Like most household pests, Carpenter Ants are a topic that homeowners want to know more about. What are they? How can you tell they are in my home? What are the risks? Are they dangerous to my home or family. Here are the answers to all of those questions, and more, answered by a experience home inspector of 25 years.
Q: How serious is the damage caused by carpenter ants?
A: Some pest companies have seen new homes, homes under construction and older homes where the carpenter ants have caused damage in main structural beams and wall studs. It is more common; however, for carpenter ants to do almost no damage. Unfortunately the pest industry has set a standard in lending that if carpenter ants are found in a house they must be treated. Even though the damage or debris (frass) is often not visible unless wall or ceiling cavities are opened. Infestations/nests are often discovered during renovations or changes in usage.
A good inspection will locate the commonly large piles of wood shavings that carpenter ants leave, hence the name. I, in the thousands of inspections I have completed on homes, apartments, and commercial buildings have been able to tell the customer/contractor where the damage was (if any). The carpenter ants are as lazy as the rest of us & don't move the wood pile very far.
Q: How do you get rid of them?
A: Killing the visible ants foraging around a home is merely removing the symptoms. However, if you live in their house on a wooded lot or your neighbors don't mind the carpenter ants coming by for a "drink & sandwich" it is going to be impossible to kill them all. So be cautious of the pest company that says the nests must be located and destroyed. Most treatments are just setting up a perimeter & if they can catch the satellite colony in the house they can kill it.
Remember the carpenter ants are the top of the ants chain & they are not stupid. They know that Sally Ant did not come back & Fred Ant is not the same after going to eat at that house. I have seen them walk on the bottom side of a board, wire, or stick to cross a perimeter spray job. Do some perimeter spraying yourself, if you are knowledgeable enough to, in the Spring & Fall & maybe set an insect bomb off in the attic or under the house at the access (do not enter the crawlspace to apply any chemicals). If this does not keep your family happy, then call a professional pest company. Let them drill the holes, crawl under the house & in the attic & treat it.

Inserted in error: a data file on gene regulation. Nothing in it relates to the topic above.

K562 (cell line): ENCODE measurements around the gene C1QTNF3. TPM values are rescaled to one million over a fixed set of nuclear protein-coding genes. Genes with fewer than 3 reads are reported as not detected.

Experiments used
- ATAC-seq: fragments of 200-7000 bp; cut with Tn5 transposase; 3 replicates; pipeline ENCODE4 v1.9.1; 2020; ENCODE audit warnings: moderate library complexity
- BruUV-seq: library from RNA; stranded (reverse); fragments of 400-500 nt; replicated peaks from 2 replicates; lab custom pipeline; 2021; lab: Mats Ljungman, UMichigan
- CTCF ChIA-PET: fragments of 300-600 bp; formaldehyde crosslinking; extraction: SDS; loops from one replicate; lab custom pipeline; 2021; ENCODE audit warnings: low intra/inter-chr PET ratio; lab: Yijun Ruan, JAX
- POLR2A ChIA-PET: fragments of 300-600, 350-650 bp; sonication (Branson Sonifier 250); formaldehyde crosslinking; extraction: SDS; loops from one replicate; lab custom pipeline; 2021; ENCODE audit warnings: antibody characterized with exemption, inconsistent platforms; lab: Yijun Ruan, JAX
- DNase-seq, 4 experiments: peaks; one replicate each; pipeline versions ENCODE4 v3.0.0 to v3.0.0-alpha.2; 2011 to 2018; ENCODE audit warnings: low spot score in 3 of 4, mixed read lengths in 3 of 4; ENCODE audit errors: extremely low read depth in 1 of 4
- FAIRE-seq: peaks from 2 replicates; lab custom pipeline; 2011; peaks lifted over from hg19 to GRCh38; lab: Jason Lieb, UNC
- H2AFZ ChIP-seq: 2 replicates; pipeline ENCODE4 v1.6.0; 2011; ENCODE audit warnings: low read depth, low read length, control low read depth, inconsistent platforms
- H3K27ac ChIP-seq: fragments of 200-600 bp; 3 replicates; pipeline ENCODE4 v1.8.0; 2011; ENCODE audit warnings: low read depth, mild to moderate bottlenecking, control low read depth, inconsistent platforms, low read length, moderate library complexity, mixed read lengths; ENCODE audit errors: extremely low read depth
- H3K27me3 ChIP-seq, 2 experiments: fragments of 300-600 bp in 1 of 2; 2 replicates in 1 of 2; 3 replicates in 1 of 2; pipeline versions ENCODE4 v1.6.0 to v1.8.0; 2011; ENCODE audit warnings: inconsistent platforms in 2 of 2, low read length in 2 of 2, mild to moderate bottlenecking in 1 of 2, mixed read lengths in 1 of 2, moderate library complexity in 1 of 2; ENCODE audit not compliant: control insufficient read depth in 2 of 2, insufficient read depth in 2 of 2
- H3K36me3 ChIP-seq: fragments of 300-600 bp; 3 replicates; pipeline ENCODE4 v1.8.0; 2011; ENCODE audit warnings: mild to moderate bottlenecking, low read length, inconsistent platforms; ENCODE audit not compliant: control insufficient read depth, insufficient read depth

Q: How do you find the nests?
A: Through years of experience & training home inspectors & pest control professionals have gained a sense of where the nests are likely to be. Even with a thorough inspection for evidence and tracking ants, they are generally not able to locate the main nest as it is not generally in your house. The occupants observations are the most important. Carpenter ants may not move out of the nest for days in some weather conditions. That is one of the reasons we call for treatments so often in a real estate transaction.
Q: Are the pesticides used, toxic to people in the home?
A: Yes, pesticides can be like medicine maybe. When used properly they are safe and effective. So be cautious when they say; "We do not place pesticides where humans or animals will come in contact with them or We always practice integrated pest management." Which means use all methods possible to control pests with minimum use of pesticides. I have always been amused by where my kids & pets can go. When pesticides are not used properly they can cause health hazards.
Q: How do the small tin ant traps work?
A: They don't. They are not traps. They contain a small amount of ant poison that is not effective for carpenter ants. However, if you call a good home inspector, with your help the inspector can likely find the leak or conducive conditions that make your home attractive to carpenter ants. If you remedy the problem, then you may not need to spray for ants in the future.
Q: What about the little bottles of ant poison? Do they eat it and take it back to kill the queen and others in the nest?
A: Remember the carpenter ant is not stupid. Dr. Laurel Hanson has been working on a bait for a number of years & we are just starting to see it used. Any poison must have a good residual to have effect when it is transferred to other ants. Baits have been effective for some ants & termites. We will have to see with carpenter ants.